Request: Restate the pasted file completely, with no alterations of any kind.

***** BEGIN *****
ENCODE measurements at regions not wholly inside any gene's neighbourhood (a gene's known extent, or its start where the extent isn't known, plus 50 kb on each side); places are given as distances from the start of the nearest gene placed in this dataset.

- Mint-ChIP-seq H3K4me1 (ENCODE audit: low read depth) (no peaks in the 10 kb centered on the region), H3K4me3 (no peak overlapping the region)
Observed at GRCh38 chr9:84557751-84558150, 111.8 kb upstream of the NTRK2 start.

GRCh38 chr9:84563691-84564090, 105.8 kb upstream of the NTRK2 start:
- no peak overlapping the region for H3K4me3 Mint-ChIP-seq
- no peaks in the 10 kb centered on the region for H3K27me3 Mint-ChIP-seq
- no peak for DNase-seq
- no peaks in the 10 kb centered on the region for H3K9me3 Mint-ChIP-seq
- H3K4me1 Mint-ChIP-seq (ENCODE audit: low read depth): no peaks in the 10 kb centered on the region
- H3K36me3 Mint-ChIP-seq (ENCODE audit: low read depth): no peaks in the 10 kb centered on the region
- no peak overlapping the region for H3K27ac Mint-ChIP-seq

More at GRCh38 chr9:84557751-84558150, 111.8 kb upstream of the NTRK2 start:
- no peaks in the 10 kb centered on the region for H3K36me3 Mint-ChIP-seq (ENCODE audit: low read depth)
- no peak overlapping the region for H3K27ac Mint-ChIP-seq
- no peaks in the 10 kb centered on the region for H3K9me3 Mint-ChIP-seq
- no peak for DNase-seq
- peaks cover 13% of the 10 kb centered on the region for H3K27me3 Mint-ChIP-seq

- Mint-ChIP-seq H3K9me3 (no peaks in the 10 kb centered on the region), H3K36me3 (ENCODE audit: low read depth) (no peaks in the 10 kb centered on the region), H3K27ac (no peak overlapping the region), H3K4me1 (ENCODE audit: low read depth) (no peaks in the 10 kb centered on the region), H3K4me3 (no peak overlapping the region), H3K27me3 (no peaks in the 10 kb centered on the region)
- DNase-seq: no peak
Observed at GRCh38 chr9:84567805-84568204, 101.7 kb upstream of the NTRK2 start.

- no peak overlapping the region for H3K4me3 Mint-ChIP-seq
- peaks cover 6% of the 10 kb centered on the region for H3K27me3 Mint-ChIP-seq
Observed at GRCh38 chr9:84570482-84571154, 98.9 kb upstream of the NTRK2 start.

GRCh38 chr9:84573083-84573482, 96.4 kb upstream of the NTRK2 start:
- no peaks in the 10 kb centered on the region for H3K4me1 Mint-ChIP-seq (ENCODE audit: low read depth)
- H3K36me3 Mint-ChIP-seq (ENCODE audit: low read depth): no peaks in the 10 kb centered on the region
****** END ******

ENCODE measurements at regions not wholly inside any gene's neighbourhood (a gene's known extent, or its start where the extent isn't known, plus 50 kb on each side); places are given as distances from the start of the nearest gene placed in this dataset.

- Mint-ChIP-seq H3K4me1 (ENCODE audit: low read depth) (no peaks in the 10 kb centered on the region), H3K4me3 (no peak overlapping the region)
Observed at GRCh38 chr9:84557751-84558150, 111.8 kb upstream of the NTRK2 start.

GRCh38 chr9:84563691-84564090, 105.8 kb upstream of the NTRK2 start:
- no peak overlapping the region for H3K4me3 Mint-ChIP-seq
- no peaks in the 10 kb centered on the region for H3K27me3 Mint-ChIP-seq
- no peak for DNase-seq
- no peaks in the 10 kb centered on the region for H3K9me3 Mint-ChIP-seq
- H3K4me1 Mint-ChIP-seq (ENCODE audit: low read depth): no peaks in the 10 kb centered on the region
- H3K36me3 Mint-ChIP-seq (ENCODE audit: low read depth): no peaks in the 10 kb centered on the region
- no peak overlapping the region for H3K27ac Mint-ChIP-seq

More at GRCh38 chr9:84557751-84558150, 111.8 kb upstream of the NTRK2 start:
- no peaks in the 10 kb centered on the region for H3K36me3 Mint-ChIP-seq (ENCODE audit: low read depth)
- no peak overlapping the region for H3K27ac Mint-ChIP-seq
- no peaks in the 10 kb centered on the region for H3K9me3 Mint-ChIP-seq
- no peak for DNase-seq
- peaks cover 13% of the 10 kb centered on the region for H3K27me3 Mint-ChIP-seq

- Mint-ChIP-seq H3K9me3 (no peaks in the 10 kb centered on the region), H3K36me3 (ENCODE audit: low read depth) (no peaks in the 10 kb centered on the region), H3K27ac (no peak overlapping the region), H3K4me1 (ENCODE audit: low read depth) (no peaks in the 10 kb centered on the region), H3K4me3 (no peak overlapping the region), H3K27me3 (no peaks in the 10 kb centered on the region)
- DNase-seq: no peak
Observed at GRCh38 chr9:84567805-84568204, 101.7 kb upstream of the NTRK2 start.

- no peak overlapping the region for H3K4me3 Mint-ChIP-seq
- peaks cover 6% of the 10 kb centered on the region for H3K27me3 Mint-ChIP-seq
Observed at GRCh38 chr9:84570482-84571154, 98.9 kb upstream of the NTRK2 start.

GRCh38 chr9:84573083-84573482, 96.4 kb upstream of the NTRK2 start:
- no peaks in the 10 kb centered on the region for H3K4me1 Mint-ChIP-seq (ENCODE audit: low read depth)
- H3K36me3 Mint-ChIP-seq (ENCODE audit: low read depth): no peaks in the 10 kb centered on the region